Speaking of subverting tropes, much of this story's narrative is taking deliberate aim at Star Trek's tendency to boldly go where no one has gone before rather than flesh out what's already there. Only on rare occasions like DS9, Enterprise season 4, parts of the Picard show, or the occasional episode of another series does Star Trek ever revisit a previous alien planet or alien species to deepen them further and build out the lore of the Star Trek universe in a way that plays nicely in the sandbox. The best fiction series build bigger and bigger sandcastles in the sandbox rather than continually starting new sandcastles off to the side or worse knocking over an old sandcastle to build another like Discovery did with its problematic relationship to canon; particularly visual canon.

Not so here. Lower Decks is showing us that its writers are capable of playing in that sandbox quite skillfully, building up and deepening previous episodes like TOS: Return of the Archons in the teaser, TNG: Samaritan Snare with the Pakleds returning as the antagonist of the week, and TNG: The Quality of Life by featuring an exocomp that has advanced even further beyond the sentience Data had proven they had attained in that episode. The Pakleds are in character trying to steal more technology and Peanut Hamper refuses to go on a life-threatening mission just as her predecessors did in their debut episode. Indeed, the exocomps developing enough to be recognized as people who can serve in Starfleet as equals to the rest of the crew delivers quite profoundly on Data's aspirations for them. You've got to wonder how they fared during the synth ban in the Picard show though. If they were all cowardly assholes like Peanut Hamper turned out to be, perhaps not so well!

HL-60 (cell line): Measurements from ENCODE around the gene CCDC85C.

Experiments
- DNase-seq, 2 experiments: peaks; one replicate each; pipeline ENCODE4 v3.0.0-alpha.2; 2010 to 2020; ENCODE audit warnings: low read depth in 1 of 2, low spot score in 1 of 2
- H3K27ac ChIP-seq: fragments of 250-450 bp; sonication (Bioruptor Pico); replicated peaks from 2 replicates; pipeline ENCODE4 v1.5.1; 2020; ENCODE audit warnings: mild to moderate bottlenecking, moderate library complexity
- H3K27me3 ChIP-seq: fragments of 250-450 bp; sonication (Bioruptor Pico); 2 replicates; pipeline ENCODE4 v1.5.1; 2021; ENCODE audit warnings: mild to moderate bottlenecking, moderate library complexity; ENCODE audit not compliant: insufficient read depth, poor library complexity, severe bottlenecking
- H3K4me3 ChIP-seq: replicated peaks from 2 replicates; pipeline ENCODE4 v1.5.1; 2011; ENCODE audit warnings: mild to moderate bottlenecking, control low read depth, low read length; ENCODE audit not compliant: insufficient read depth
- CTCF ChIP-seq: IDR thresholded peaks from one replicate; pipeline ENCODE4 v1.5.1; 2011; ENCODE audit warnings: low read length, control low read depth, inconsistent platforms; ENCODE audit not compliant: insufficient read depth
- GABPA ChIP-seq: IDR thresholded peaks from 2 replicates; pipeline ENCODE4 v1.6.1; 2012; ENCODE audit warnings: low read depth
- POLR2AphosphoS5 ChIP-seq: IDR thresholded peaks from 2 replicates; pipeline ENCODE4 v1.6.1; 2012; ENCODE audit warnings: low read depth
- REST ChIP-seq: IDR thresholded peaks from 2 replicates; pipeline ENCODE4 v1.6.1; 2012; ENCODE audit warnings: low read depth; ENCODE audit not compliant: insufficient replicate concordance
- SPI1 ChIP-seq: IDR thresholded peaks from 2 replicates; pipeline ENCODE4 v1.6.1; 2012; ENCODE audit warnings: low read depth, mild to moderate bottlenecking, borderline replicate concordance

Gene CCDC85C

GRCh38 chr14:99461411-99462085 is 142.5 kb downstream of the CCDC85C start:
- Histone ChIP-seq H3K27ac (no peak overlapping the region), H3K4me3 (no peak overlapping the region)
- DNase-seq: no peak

This episode does more than just lazily reuse previous planets or aliens though, it also serves as a terrific commentary on the importance of reusing and deepening them. The inhabitants of Beta III reverted to worshiping Landru and the Pakleds became much more dangerous because Starfleet never bothered to check in on them often enough. Freeman even discusses this openly throughout the episode, almost as if she's criticizing Star Trek itself. When Freeman talks about the importance of checking up on these places or people more often, it's as though she's asking the writers of Star Trek to resist the temptation to do more "boldly going" and instead do some even bolder deepening of what's already there in the vast Star Trek universe, just waiting to be fleshed out better.

What a treat. We get a surprisingly impressive set of space battles and action scenes for the animated medium plus powerful, insightful, and effective meta commentary about Star Trek itself all wrapped in a neat little bow. One of Star Trek's finest (half) hours.

The following are comments submitted by my readers.

  • From Azalea Jane on 2021-12-06 at 12:57pm:
    Shaxs' death put my jaw on the FLOOR. This show is not fooling around! It can't be a coincidence that both LD and TNG have the security chief dying in season 1. Maybe it was an homage to, or even apology for, Yar's meaningless death. Shaxs went out laughing on the best day of his life saving his crew. He is truly with the Prophets now!

    Not only has Riker appeared in many Trek shows now, but he's saved the day in three different season finales. I love it.